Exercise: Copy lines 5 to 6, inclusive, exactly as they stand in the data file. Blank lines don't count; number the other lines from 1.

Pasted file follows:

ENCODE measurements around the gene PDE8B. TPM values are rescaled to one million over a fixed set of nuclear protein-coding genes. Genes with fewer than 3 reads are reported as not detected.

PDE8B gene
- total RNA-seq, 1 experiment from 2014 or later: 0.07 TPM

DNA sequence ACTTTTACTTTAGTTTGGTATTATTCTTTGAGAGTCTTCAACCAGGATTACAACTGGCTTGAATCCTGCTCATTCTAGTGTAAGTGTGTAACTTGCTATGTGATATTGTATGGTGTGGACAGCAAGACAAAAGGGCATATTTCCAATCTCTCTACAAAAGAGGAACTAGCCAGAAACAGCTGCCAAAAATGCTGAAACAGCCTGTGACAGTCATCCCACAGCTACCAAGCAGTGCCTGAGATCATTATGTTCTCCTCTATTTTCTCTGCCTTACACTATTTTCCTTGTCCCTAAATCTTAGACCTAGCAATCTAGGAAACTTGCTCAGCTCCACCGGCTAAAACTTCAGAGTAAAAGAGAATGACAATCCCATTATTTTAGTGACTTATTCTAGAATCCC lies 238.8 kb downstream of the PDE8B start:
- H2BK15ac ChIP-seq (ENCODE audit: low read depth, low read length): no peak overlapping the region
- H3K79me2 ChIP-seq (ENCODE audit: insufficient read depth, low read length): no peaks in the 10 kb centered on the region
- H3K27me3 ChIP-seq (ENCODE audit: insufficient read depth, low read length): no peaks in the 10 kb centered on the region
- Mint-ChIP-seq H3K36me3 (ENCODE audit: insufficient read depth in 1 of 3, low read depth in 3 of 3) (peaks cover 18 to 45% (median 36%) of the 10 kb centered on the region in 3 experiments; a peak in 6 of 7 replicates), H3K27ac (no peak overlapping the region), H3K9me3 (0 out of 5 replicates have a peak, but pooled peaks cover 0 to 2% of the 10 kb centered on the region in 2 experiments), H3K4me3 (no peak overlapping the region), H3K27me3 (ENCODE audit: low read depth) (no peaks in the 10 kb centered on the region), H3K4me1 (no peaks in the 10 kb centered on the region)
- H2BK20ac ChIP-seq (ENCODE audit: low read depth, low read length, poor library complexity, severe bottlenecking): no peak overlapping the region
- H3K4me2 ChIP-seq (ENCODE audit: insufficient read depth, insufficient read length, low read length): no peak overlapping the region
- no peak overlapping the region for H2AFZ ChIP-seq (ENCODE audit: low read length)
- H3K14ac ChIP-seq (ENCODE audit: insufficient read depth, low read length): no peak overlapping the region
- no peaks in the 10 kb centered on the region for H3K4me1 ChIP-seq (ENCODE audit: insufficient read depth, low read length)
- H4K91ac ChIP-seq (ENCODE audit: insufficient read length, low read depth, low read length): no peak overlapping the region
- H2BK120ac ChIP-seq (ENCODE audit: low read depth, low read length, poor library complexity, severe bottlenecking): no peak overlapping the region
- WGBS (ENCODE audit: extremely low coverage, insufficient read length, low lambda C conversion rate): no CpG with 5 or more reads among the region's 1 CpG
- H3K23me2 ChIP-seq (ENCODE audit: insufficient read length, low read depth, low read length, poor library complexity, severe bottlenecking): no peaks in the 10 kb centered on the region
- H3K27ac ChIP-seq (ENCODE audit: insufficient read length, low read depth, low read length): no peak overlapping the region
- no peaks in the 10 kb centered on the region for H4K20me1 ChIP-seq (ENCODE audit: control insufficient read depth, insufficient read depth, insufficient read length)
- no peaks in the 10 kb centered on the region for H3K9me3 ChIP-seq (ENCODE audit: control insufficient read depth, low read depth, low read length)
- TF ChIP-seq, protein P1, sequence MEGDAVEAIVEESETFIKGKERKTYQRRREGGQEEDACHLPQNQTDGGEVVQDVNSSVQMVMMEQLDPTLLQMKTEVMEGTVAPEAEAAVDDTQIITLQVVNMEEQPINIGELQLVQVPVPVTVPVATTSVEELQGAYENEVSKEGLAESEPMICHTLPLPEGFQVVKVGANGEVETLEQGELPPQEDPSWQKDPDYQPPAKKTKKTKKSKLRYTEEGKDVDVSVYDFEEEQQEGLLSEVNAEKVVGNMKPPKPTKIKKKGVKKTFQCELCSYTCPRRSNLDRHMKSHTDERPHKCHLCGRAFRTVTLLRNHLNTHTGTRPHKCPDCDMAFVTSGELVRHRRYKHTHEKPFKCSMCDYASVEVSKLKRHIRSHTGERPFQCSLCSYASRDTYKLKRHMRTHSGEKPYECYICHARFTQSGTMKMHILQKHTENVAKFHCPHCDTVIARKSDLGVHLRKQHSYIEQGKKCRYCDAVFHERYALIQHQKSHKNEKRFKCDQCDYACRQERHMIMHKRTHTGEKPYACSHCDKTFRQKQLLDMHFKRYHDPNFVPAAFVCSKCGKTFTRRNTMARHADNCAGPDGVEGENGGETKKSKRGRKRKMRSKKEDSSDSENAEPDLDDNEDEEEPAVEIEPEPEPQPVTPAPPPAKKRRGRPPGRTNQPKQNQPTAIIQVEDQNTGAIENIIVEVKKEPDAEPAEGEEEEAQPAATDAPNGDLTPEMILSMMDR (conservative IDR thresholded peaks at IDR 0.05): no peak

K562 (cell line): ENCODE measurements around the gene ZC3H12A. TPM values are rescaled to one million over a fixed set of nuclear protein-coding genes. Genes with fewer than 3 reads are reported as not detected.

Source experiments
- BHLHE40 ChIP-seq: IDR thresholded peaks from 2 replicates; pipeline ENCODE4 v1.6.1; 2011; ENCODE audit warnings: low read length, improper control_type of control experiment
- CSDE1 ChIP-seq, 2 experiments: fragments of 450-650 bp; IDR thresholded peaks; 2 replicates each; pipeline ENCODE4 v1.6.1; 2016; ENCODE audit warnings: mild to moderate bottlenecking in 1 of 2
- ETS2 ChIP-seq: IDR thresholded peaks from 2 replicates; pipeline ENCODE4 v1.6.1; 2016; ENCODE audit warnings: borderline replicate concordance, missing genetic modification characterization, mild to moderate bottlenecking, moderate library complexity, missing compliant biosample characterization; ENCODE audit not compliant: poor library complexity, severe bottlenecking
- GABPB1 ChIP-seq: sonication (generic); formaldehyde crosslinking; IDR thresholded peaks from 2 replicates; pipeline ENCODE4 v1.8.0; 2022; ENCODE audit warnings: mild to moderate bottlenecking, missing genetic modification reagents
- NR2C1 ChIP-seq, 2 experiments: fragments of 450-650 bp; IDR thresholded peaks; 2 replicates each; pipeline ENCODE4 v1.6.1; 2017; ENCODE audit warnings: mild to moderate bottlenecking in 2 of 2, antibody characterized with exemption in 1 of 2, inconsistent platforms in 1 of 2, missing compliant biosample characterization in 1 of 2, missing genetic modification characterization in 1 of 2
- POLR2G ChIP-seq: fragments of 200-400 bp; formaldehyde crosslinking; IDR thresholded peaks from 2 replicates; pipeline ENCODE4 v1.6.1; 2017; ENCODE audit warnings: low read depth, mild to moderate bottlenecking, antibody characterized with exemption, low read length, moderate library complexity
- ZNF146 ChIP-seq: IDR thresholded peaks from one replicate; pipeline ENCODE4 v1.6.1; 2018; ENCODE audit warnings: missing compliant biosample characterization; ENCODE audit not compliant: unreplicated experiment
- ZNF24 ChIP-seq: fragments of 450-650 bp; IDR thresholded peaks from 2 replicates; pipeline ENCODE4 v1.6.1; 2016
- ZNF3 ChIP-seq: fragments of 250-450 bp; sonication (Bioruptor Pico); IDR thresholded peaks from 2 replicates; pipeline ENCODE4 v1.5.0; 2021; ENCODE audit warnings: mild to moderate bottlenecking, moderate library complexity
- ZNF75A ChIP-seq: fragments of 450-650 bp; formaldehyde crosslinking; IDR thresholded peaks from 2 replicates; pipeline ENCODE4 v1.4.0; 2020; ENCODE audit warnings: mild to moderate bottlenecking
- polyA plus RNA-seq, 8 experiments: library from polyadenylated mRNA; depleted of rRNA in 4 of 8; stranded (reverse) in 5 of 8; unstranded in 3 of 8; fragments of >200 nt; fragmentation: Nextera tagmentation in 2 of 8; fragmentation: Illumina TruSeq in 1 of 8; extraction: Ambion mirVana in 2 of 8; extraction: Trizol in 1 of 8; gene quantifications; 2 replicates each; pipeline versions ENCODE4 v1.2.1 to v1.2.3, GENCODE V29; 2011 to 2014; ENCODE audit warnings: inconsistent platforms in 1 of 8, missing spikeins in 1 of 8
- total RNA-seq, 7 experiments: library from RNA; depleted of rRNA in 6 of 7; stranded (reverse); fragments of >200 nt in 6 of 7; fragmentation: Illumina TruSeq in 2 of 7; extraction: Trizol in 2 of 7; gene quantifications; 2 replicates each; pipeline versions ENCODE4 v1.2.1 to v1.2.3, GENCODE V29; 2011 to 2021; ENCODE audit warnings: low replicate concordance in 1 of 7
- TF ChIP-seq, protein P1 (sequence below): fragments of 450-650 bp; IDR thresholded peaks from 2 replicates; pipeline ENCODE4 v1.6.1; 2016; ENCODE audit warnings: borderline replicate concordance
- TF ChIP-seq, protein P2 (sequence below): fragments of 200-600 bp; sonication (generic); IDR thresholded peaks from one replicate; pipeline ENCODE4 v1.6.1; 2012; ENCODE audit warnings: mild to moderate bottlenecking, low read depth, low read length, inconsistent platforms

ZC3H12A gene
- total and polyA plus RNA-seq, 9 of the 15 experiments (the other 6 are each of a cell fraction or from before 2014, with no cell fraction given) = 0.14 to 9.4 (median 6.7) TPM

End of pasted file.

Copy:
- H2BK15ac ChIP-seq (ENCODE audit: low read depth, low read length): no peak overlapping the region
- H3K79me2 ChIP-seq (ENCODE audit: insufficient read depth, low read length): no peaks in the 10 kb centered on the region